Comptonia peregrina or sweetfern is the only kind of compronia that survived. Other kinds went extinct. It grows in the eastern part of the USA and Canada.
Not a fern
It is not related to ferns, however the leaves look similar, hence the name. If you walk in the woods on a sunny hot day, you can scent the sweetfern aroma in the air. It contains clove essential oil. That is why is can be used for insect bites, and as an insect repellent. Leaves can be rubbed on the skin or thrown into the camp fire for smoke.
Another name of sweetfern is spleenwort
Sweetfern was one of the important herbal tonics of the woodland First Nations. It is warming, astringent and sweet. It supports digestion-absorbtion-immune development. So if there is poor digestion ( gas, bloating, food allergies, etc), hence poor absorption (poor bone development, stunted body growth in children, hair, teeth, etc), and then lower immunity follows as a result (chronic colds, black under the eyes, bronchitis).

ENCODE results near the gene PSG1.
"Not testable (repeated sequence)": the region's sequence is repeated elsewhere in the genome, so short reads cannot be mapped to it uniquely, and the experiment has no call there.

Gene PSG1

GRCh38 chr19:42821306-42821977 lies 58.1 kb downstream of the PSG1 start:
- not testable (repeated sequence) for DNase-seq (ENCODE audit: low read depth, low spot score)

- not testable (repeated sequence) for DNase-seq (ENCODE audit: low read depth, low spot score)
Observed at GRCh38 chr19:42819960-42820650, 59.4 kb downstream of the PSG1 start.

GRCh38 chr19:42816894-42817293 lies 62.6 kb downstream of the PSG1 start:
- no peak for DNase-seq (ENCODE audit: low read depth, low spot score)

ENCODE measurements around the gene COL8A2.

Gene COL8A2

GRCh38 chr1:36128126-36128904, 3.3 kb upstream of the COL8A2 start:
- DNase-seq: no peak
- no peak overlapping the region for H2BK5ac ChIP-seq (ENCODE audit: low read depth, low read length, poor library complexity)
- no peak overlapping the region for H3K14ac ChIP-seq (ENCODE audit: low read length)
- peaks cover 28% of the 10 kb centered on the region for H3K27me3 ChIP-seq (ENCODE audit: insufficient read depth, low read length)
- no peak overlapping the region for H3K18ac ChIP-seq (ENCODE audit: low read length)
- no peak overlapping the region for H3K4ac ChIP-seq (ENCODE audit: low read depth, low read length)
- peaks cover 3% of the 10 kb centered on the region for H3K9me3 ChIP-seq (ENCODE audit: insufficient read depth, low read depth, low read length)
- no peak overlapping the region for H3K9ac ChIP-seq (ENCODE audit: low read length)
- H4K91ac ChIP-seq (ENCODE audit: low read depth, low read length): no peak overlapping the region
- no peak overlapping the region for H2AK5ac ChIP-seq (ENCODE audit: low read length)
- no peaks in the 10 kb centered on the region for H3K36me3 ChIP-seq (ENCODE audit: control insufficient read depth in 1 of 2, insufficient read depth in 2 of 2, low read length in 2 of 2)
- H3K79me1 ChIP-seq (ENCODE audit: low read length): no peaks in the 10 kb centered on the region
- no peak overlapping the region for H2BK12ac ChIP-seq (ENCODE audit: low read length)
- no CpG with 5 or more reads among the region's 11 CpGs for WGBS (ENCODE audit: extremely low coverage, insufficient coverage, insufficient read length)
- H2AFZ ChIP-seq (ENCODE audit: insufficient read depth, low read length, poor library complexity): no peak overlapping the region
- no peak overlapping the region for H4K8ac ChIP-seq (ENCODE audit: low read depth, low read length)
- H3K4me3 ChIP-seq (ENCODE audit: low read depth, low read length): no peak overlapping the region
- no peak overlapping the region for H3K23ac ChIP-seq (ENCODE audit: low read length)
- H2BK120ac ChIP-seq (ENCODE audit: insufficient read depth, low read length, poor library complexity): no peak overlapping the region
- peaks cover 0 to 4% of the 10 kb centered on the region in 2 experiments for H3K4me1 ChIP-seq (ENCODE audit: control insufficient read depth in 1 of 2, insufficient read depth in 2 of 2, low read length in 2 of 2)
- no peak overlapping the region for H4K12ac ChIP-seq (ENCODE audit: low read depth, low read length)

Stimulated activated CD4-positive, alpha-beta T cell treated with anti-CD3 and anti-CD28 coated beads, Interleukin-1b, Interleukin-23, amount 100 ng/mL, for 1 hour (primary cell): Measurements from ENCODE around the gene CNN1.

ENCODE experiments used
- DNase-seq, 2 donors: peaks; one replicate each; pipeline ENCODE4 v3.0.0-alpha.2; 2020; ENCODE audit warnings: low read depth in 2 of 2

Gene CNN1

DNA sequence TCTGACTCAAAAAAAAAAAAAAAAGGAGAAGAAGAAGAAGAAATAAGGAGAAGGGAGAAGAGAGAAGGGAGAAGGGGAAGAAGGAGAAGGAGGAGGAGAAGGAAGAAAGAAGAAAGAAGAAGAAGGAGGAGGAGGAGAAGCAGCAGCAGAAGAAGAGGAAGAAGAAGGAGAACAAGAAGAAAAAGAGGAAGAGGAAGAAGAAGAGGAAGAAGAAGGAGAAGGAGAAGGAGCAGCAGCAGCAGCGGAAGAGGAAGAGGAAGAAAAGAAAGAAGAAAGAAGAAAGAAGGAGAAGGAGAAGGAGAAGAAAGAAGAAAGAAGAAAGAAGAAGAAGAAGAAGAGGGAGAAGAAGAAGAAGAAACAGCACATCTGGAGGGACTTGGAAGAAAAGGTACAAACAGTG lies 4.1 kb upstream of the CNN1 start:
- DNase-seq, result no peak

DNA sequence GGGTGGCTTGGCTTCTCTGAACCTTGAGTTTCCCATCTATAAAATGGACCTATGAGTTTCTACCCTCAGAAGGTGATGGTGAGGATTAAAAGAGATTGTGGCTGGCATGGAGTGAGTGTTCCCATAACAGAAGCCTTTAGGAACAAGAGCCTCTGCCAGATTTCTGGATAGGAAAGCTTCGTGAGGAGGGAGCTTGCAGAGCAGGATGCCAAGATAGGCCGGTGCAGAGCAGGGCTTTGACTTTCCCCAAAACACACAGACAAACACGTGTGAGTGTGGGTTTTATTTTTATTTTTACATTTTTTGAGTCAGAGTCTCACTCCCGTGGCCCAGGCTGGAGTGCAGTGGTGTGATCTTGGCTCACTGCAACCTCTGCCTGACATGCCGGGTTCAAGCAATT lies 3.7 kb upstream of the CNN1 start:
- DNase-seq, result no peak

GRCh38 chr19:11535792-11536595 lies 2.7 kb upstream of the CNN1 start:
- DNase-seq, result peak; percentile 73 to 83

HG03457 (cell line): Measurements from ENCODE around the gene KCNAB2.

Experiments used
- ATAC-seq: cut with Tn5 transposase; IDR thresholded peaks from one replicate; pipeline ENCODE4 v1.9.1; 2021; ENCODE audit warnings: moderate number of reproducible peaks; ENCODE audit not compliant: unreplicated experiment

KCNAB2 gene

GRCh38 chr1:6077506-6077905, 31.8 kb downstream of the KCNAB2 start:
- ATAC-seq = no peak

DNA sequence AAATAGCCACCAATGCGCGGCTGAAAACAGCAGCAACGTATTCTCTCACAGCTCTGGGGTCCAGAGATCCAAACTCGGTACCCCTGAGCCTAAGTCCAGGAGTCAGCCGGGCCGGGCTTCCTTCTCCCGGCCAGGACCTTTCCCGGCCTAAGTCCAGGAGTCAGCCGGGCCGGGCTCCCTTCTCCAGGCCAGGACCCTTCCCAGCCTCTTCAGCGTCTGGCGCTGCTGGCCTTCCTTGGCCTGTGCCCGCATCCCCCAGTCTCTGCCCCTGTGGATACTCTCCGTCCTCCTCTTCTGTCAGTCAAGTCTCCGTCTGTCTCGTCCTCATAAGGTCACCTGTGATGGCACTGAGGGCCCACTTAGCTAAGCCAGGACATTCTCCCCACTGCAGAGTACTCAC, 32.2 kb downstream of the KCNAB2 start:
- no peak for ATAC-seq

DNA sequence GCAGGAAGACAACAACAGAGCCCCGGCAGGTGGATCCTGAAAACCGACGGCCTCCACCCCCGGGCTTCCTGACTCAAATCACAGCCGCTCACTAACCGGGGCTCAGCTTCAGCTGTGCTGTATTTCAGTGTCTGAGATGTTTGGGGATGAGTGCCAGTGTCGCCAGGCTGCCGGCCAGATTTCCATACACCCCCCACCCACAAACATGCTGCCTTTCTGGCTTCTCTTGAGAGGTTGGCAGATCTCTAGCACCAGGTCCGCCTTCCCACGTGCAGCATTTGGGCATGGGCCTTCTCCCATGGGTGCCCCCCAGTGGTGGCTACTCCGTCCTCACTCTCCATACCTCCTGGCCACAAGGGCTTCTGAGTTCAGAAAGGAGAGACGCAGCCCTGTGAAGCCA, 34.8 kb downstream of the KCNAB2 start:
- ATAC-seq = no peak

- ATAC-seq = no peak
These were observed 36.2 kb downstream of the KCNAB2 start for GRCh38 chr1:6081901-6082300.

So warm and aromatic sweetfern allows those broken links between digestion, absorption and immunity to be restored.
Sweetfern supports the spleen, which is the largest organ of lymphatic system. The spleen filters the blood, stores extras of it, and produces white blood cells. So this organ contributes to antibacterial and anti fungal functions of the body, which this herb supports. Making it a great de -wormer as well.
Poison ivy antidote
It is a perfect tea during diarrhea. The herb oils are very nutritious. Especially if the tongue is pale. Also if you got into poison ivy, sweetfern actually is a perfect quick helper!
Health aside, if you just want warming, delicious, sweet and fragrant cup of sweetfern tea this winter, you can order it here. We have limited supply of it this year. If there is a lot of interest, we can collect more next summer! Just keep us posted on what you think of it, if you decide to give it a try.